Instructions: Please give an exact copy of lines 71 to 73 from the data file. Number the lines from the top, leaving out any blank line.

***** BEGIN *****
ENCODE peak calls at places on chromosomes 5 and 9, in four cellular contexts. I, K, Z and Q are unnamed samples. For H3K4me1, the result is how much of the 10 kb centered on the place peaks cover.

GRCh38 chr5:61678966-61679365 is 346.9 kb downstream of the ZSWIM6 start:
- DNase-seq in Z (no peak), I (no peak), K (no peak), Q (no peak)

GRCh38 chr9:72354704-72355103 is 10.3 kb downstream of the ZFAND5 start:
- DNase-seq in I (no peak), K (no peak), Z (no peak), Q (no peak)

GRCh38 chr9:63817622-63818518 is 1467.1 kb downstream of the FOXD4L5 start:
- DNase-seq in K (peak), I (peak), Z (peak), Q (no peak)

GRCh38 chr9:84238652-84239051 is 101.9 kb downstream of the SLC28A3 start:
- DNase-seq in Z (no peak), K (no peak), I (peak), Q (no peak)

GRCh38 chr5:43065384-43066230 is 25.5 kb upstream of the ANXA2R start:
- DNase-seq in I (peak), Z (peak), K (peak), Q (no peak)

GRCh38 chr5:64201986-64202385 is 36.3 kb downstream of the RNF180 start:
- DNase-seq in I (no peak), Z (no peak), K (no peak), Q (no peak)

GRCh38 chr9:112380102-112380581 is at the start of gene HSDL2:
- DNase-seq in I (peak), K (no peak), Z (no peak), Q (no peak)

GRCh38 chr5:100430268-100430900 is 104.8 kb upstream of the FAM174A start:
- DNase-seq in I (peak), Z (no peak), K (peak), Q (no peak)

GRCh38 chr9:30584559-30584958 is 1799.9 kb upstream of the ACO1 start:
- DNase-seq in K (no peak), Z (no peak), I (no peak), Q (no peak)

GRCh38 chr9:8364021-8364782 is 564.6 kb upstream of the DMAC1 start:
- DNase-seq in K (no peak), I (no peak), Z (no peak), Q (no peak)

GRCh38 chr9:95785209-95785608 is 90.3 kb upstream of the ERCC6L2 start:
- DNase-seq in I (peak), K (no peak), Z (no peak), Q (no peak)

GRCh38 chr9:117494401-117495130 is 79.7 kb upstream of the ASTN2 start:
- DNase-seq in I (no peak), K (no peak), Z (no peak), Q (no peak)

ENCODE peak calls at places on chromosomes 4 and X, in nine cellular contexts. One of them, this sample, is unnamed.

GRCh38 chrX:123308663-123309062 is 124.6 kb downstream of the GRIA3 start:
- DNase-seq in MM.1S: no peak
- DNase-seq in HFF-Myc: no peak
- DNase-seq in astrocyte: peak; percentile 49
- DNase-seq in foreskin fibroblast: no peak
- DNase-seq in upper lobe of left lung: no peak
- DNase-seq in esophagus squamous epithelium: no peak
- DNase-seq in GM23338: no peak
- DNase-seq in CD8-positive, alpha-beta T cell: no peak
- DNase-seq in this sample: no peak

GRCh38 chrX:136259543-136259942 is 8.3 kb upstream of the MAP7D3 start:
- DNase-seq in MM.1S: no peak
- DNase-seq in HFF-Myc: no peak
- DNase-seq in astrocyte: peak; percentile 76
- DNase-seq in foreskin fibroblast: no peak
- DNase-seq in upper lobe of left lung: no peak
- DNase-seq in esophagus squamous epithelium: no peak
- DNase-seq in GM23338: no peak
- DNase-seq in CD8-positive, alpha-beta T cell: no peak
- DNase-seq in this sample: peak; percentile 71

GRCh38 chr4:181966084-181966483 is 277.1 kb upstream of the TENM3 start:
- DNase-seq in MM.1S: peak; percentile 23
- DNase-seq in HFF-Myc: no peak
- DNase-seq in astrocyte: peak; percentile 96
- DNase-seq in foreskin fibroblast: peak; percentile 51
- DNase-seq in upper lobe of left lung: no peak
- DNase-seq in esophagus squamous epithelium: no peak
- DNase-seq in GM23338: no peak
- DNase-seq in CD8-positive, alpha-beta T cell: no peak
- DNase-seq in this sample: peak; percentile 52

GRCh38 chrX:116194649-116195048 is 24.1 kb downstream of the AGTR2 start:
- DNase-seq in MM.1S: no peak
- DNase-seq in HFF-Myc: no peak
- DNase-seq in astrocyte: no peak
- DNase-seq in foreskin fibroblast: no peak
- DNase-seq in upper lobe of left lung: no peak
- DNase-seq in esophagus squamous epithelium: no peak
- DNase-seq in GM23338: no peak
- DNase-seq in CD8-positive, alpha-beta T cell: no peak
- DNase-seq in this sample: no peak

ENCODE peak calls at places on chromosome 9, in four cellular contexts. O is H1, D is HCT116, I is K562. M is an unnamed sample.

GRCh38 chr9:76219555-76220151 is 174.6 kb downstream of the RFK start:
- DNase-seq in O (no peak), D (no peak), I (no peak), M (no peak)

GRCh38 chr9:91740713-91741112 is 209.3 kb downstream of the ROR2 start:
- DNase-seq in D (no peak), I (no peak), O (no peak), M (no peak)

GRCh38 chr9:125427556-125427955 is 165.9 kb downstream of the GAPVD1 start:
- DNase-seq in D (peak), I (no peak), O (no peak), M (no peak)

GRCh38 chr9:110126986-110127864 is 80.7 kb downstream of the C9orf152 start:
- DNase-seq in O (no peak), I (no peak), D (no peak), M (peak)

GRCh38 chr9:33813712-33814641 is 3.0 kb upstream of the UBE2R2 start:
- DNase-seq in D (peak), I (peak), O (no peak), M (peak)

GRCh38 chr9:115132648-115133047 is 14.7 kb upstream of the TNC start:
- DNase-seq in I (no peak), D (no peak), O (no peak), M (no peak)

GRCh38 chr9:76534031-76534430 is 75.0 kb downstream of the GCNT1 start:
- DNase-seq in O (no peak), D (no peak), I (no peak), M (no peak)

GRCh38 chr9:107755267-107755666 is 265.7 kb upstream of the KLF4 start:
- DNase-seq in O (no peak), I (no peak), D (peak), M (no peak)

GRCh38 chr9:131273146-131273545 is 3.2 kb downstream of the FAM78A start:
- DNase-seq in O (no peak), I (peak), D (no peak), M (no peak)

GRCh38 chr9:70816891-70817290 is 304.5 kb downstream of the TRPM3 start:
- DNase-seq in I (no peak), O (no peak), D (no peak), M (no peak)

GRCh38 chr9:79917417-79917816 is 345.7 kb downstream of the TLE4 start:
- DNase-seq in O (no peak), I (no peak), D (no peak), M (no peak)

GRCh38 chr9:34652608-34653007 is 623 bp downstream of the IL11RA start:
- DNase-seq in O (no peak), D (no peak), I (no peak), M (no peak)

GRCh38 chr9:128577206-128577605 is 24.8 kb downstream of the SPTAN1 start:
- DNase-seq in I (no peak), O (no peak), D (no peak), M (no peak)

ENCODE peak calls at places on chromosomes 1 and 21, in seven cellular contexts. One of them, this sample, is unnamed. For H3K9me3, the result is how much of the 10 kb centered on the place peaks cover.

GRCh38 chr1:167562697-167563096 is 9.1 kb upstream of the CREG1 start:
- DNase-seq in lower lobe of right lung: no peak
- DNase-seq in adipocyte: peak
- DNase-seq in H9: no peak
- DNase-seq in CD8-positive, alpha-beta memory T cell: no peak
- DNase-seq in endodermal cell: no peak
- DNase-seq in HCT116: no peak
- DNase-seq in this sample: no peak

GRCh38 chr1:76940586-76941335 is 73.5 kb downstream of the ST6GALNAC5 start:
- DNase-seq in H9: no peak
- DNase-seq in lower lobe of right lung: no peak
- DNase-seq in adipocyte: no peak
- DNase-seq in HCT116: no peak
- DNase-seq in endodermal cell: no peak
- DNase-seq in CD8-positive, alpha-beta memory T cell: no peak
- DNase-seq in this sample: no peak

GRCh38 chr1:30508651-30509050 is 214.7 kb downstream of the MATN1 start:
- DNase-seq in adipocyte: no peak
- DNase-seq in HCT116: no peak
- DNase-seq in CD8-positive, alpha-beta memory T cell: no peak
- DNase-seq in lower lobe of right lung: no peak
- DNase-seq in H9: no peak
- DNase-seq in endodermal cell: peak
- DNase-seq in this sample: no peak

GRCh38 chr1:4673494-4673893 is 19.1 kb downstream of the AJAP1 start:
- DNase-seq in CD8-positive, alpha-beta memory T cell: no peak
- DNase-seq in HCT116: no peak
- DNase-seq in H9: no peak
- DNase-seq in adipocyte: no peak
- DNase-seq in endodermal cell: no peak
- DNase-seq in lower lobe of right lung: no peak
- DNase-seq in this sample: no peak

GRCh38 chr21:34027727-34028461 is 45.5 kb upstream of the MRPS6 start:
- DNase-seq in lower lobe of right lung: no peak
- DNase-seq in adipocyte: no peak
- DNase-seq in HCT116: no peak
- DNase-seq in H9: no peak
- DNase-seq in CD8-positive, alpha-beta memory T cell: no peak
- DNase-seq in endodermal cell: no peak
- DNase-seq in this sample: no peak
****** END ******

- DNase-seq in D (no peak), I (no peak), O (no peak), M (no peak)

GRCh38 chr9:125427556-125427955 is 165.9 kb downstream of the GAPVD1 start:
- DNase-seq in D (peak), I (no peak), O (no peak), M (no peak)